Just as one issue Ocracokers have been dealing with lately gets resolved, another one pops up.
The regular ferry from Hatteras to Ocracoke via the Rollinson Channel is expected to resume operations as of press time, according to NC Department of Transportation officials. The pipeline dredge Richmond has finished its work vacuuming out the ferry lane that had filled in with sand from both Hurricane Irene in 2011 and Sandy in 2012.
While the dredge was working since early December, a couple of northeasters blew more sand into the inlet effectively preventing the ferry from running from Jan. 18 to Feb. 22. During that time, Ocracokers had to use the Swan Quarter and Cedar Island ferries to drive anywhere. However, with pressure from locals and Dare County officials, the Coast Guard surveyed a natural channel further west in the Pamlico Sound and put it into action on Feb. 22 while the dredge continued to work.
The specter of increased ferry tolls has again reared its head this year.
First, there was the expiration in January on the moratorium that had been placed on raising any ferry tolls by former Gov. Beverly Perdue. The General Assembly then directed the DOT to disregard the executive order and lifted the moratorium, putting the tolling back into effect for July 1.
In January, the rule to toll ferries was authorized again and the DOT again held hearings on raising ferry tolls on the already-tolled ferries.
But late in March, Islanders were heartened when members of the state House and Senate proposed eliminating tolls on all ferries in “Ferry Tolling Alternatives,” House Bill #475 and Senate Bill #524.
According to these bills, new revenue sources would include selling numerous concessions, including wireless internet service, selling naming rights to ferries boats, routes, and buildings, and numerous individual advertising opportunities.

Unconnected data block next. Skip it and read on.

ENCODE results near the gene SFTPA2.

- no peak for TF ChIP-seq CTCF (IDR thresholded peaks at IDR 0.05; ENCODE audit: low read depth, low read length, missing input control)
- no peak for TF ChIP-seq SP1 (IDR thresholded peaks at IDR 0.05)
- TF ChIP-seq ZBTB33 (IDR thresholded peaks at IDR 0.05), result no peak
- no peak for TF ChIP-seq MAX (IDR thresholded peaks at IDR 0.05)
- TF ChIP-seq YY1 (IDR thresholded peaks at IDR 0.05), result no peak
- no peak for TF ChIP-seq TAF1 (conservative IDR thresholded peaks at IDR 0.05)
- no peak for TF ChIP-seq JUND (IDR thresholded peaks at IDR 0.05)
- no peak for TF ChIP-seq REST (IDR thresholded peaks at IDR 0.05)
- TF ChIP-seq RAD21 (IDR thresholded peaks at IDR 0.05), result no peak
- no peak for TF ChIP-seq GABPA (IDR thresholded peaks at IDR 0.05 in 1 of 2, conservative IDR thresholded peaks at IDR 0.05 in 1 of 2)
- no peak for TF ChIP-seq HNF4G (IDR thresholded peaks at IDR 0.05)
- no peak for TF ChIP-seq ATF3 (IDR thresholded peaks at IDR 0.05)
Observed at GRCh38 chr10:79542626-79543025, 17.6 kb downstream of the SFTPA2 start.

However, less than a week later, Senate transportation leaders filed their own bill to establish tolls on all routes, including the only two that are still toll-free–the Hatteras-Ocracoke ferry and the Knotts Island ferry.
The two are Sens. Kathy Harrington of Gastonia, who co-chairs the Senate Transportation committee, to which SB 660 was assigned, and Bill Rabon of Southport, who is co-chair of the House-Senate Transportation Oversight Committee.
Joe McClees, one half of the team of lobbyists hired by Hyde County to fight for Ocracoke in Raleigh, said this latter bill is a “chess move to officially block what we’re doing.” This is the politics of haggling over the budget that must be passed in June.
In addition, local commercial fishermen’s livelihoods are under attack with the introduction April 17 of House Bill 983 “2013 Fisheries Economic Development Act,” which proposes to designate red drum, speckled trout and striped bass as game fish and only catchable by recreational fishermen and not commercial fishermen. If this bill is passed, it will seriously impact Ocracoke commercial fishermen and the Fish House.
What makes this bill tricky is the third section of it, which calls for the allocation of money from the Highway Fund to shallow draft dredging, whose inlets include Hatteras and Silver Lake.
Islanders and visitors are encouraged to send messages to all members of the Legislature about the impact these bills would have on Ocracoke.